With marijuana law, do what’s right for Ohio | News, Sports, Jobs


Legalized recreational marijuana is on the minds of Ohio lawmakers once again, and if the legislation is passed, it would legalize, tax and regulate adult use of cannabis in Ohio.

The clock has started ticking again on an initiative that could put recreational marijuana up for a statewide vote this November.

A group of marijuana businesses calling itself the Coalition to Regulate Marijuana Like Alcohol is attempting to push the hand of Ohio’s legislators.

The Ohio Legislature has four months to consider the recreational marijuana proposal submitted by the coalition. The proposed law is part of a legal process through which citizens can propose changes in state law.

That means the General Assembly has until May 3 to pass the law, which would create a single state agency to regulate marijuana, the Division of Cannabis Control. Currently there are state regulators in medical marijuana. If the initiative is approved, people age 21 and older could buy marijuana for recreational use.

Marijuana purchasers would be taxed 10 percent at the point of sale for each transaction.

Here’s the hitch.

If state lawmakers don’t act on time, or if they pass an amended version, the initiative’s backers could take steps to put the original law up for a vote in November. Either way, they believe they will succeed in passing a recreational marijuana law.

First, though, they would have to collect valid signatures from roughly 126,000 registered voters from 44 of Ohio’s 88 counties before a legal deadline, the next step in a process that already has required the group to gather tens of thousands of signatures.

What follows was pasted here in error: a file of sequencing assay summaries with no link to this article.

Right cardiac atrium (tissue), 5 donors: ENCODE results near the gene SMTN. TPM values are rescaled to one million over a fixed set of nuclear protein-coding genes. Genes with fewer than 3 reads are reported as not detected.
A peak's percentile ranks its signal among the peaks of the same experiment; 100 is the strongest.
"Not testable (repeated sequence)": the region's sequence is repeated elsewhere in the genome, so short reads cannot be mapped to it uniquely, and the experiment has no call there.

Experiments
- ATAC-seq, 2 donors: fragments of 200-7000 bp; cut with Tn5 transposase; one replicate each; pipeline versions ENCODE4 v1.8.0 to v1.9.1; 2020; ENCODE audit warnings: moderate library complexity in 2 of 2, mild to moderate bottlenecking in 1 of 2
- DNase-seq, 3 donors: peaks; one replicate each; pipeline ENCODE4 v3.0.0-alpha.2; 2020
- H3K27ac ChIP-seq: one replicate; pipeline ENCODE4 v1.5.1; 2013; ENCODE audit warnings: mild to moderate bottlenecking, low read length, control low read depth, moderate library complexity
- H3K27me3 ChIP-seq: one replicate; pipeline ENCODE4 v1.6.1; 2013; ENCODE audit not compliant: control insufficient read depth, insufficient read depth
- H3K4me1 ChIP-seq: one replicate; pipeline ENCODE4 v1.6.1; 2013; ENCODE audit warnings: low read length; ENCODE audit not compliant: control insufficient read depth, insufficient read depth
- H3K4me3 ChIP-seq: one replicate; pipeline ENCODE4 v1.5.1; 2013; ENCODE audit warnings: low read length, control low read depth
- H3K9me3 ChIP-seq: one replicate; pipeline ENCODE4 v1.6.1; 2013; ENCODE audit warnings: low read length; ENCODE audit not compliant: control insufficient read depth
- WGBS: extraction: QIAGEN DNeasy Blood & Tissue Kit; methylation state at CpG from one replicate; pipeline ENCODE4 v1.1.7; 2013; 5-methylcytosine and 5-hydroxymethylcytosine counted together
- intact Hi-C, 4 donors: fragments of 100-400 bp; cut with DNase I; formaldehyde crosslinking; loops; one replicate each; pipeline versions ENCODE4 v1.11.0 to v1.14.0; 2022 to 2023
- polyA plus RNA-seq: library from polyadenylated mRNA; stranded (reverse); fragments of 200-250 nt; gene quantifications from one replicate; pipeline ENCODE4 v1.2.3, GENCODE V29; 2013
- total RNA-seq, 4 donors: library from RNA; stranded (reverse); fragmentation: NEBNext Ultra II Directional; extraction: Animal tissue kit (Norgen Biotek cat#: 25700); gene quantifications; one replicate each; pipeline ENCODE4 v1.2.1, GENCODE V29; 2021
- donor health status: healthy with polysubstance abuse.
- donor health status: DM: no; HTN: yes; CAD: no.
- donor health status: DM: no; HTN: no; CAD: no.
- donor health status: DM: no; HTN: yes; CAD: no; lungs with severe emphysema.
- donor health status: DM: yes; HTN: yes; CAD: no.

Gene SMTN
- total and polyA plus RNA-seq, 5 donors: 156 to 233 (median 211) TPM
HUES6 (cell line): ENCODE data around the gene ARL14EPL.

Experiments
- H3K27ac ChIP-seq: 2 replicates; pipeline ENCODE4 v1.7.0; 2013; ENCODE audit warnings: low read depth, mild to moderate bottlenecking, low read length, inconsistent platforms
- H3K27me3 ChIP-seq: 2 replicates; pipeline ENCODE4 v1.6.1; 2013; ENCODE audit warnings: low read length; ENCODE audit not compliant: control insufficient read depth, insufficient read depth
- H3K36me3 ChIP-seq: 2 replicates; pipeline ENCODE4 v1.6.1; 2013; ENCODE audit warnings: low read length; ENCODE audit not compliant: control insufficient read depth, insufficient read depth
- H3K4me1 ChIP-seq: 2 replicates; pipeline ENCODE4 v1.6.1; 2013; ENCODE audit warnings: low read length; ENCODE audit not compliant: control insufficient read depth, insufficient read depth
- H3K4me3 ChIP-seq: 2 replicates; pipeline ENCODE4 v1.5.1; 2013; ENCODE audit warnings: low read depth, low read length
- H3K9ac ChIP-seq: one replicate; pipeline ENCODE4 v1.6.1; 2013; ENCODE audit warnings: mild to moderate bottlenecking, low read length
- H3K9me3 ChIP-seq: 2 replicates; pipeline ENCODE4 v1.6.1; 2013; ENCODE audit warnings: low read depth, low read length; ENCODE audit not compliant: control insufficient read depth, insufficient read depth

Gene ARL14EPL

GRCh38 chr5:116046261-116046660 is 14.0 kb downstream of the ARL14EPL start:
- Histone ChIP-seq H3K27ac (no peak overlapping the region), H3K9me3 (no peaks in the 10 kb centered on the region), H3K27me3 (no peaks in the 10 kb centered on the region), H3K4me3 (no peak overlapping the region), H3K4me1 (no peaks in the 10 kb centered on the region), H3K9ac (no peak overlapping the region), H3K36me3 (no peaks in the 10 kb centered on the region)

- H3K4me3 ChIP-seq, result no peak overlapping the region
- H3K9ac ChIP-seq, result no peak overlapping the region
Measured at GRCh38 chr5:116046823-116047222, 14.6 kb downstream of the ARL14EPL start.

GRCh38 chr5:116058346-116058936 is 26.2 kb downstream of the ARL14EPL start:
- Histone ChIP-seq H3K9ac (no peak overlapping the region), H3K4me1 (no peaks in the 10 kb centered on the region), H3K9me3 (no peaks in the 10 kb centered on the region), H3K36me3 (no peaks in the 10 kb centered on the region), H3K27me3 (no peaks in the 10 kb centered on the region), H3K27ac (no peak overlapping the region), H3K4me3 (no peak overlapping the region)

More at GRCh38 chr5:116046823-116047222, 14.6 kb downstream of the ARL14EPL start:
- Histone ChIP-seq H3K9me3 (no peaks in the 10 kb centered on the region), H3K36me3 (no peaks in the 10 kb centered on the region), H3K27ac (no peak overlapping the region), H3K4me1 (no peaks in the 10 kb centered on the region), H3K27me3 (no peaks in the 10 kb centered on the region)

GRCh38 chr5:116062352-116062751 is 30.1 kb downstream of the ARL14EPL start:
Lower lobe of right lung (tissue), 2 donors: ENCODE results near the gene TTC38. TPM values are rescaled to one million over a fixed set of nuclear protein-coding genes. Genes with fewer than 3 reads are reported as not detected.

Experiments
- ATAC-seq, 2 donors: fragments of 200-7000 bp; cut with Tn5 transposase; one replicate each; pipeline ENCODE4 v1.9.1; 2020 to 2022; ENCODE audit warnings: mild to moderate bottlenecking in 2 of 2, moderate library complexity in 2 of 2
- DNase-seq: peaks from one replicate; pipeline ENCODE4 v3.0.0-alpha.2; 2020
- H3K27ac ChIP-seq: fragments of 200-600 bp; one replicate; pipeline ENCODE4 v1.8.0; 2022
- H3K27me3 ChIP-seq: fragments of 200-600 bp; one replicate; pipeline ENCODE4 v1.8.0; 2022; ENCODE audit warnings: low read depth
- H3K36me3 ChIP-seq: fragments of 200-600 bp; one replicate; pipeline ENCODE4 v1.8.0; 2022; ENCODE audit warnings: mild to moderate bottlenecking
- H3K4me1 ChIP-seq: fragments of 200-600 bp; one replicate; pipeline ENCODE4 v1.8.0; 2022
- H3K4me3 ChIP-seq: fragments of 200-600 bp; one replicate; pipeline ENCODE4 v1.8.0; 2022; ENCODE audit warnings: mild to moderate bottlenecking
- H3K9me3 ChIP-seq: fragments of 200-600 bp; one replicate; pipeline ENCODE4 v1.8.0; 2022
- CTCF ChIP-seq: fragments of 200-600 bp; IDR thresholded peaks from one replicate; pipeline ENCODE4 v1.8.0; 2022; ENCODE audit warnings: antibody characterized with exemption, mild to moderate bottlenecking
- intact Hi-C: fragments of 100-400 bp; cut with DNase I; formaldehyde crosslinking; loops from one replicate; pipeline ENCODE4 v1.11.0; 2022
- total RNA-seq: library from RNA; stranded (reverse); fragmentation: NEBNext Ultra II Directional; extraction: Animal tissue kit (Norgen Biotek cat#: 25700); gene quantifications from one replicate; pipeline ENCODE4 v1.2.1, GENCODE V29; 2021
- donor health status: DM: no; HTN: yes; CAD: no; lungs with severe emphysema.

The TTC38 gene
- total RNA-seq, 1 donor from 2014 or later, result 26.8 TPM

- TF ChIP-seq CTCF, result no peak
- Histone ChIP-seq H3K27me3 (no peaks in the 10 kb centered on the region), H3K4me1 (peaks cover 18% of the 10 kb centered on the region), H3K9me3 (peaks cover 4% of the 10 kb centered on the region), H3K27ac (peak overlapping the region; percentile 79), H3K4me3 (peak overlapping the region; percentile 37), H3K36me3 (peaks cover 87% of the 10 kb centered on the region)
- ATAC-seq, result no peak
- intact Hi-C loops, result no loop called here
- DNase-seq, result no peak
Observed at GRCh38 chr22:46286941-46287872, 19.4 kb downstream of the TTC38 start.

Some advocates suggest the state is missing out on a lucrative revenue stream by keeping recreational marijuana illegal.

“Michigan just up north has made marijuana a $2 billion industry and has employed over 30,000 people. So when we’re right underneath them, it makes you look and think should we be getting in on that too,” advocate Sean Nestor has told WTVG out of Toledo.

From our vantage point, generating new tax money should not be the driving force for creating a new industry legalizing and regulating what many Ohioans still view as a vice.

The Coalition to Regulate Marijuana Like Alcohol tried to pursue its recreational marijuana proposal in 2022, Cleveland.com reports. But after the group fell short on signatures for an earlier step in the process, the Republican-controlled Ohio House said it had missed a legal deadline to appear on the ballot that year.

The marijuana coalition sued and eventually struck a legal settlement with state officials. Under the deal, the group agreed it would try again in 2023. State officials said they would accept the more than 140,000 voter signatures the group had gathered in its initial round of signature collection.

That’s a big start toward obtaining the necessary signatures, and Secretary State Frank LaRose has acknowledged he would accept those earlier signatures, as per the agreement.

Many are very cognizant of the potential outcome.

As Nestor explained, if the state law passes, it would put a strong emphasis on local decision-making. So cities and townships would have the ability to pass laws outlining things like where dispensaries may be located and where they may not.

That’s fine, but lawmakers will have to think very carefully about whether the rewards outweigh the risks. Senate Bill 26 would give drivers the opportunity to avoid an OVI charge by arguing they are sober, even if they test positive for marijuana. Traffic laws are just the start of the challenges in legalizing recreational marijuana.

Frankly, we are not supporters of legalized recreational pot, and we urge our lawmakers not to rush into any decision lightly.

Instead, they must stand strong in knowing that they have been elected to represent their constituents in Columbus by acting as they think is best — not based on threat of a ballot initiative.

It’s true that other states appear to have made it work. But other states are not Ohio. Lawmakers must leave no stone unturned in figuring out what is right, for us.



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